In the meantime, no Amish had turned up. Maybe my lure wasn’t strong enough, especially since the fan kept blowing the candles out instead of wafting their mock shoofly scent towards the road. I tied a bonnet to the front doorknob, hoping it might be some sort of international Amish signal of distress. A couple more days came and went, with no results. Not even a Mennonite or errant Quaker appeared with their tools, let alone scrapple. Faced with 4 sides of an arbor lying on the wet ground, 12 holes and just me, I untied the bonnet from the doorknob and did what I probably should have done in the first place - I called my neighbor Mark Brown who came over to help.
Over the course of the next two evenings, he guided me through (and did most of the heavy work needed to finish) the project. He brought along a strong drill, which firmly sunk the timberlocks into the previously impenetrable wood. When we were ready to raise each side, he looked into the holes I had dug and explained patiently that what I had perceived as depths of 2-3 feet were actually closer to 11 or twelve inches, far too shallow to support the structure. Together we dug through the rocks and clay so each was almost two feet deep. The rest was a breeze. We were able to raise the sides and set them into the holes fairly easily.Mark attached each side one to the other, then we laid the remaining posts across the top as cross pieces, skinny end next to fat end, Oprah style. And so it was done.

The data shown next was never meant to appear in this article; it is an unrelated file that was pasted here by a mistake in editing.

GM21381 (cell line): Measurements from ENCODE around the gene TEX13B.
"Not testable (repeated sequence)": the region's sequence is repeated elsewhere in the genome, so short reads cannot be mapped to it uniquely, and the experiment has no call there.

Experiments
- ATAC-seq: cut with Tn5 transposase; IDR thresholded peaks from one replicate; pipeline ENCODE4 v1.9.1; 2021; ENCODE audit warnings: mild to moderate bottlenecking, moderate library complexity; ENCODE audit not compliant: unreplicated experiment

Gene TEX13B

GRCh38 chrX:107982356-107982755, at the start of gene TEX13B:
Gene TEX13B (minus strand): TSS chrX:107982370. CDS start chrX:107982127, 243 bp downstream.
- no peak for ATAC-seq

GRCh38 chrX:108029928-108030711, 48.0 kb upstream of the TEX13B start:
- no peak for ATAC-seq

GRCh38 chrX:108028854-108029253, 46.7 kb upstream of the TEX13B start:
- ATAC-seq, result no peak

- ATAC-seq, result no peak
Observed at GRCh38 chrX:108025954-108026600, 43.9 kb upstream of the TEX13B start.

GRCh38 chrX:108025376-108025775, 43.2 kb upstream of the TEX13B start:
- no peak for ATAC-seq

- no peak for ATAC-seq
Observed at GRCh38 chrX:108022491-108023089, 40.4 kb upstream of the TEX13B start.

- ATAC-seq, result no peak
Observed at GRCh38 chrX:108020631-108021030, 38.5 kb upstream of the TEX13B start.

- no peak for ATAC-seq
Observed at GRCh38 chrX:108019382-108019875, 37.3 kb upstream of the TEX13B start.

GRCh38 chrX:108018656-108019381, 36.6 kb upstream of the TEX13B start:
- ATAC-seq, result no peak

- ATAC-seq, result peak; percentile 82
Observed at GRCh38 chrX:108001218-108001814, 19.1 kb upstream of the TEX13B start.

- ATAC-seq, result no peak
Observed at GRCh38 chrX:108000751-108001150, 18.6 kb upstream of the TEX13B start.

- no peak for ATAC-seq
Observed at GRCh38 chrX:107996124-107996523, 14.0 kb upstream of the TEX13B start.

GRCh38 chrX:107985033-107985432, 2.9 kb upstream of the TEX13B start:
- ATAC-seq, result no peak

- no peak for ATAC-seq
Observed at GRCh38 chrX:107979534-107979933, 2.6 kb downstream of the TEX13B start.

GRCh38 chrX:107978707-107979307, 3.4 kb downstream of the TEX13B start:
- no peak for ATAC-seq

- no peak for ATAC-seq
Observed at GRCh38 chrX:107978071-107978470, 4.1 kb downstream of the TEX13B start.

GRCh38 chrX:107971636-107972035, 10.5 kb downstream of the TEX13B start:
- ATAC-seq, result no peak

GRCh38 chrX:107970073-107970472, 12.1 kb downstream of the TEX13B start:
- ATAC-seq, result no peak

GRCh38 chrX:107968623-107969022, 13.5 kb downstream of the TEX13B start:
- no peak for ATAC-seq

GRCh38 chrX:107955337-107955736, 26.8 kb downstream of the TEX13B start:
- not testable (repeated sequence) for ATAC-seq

I untangled two of the clematis plants from their tuteurs and retrained them on the new structure. Though the greenery almost immediately died off from shock, they are making a comeback. The other two vines shall remain on their existing tuteurs until early next spring, when I shall retrain them before the new growth starts. I still have to add some decorative elements, to the arbor, and even out the ground underneath, but I am happy with how it turned out, as well as the lessons learned.
1. There has yet to be an Amish invasion of Columbia County
2. The project might have gone faster and easier had I asked for assistance immediately
3. Wait until the offseason to untangle clematis from a tuteur
4. Vaseline is not just for breakfast anymore
I am saving the best lesson for last, however. There was one pole left over from the project. I know exactly what to do with it.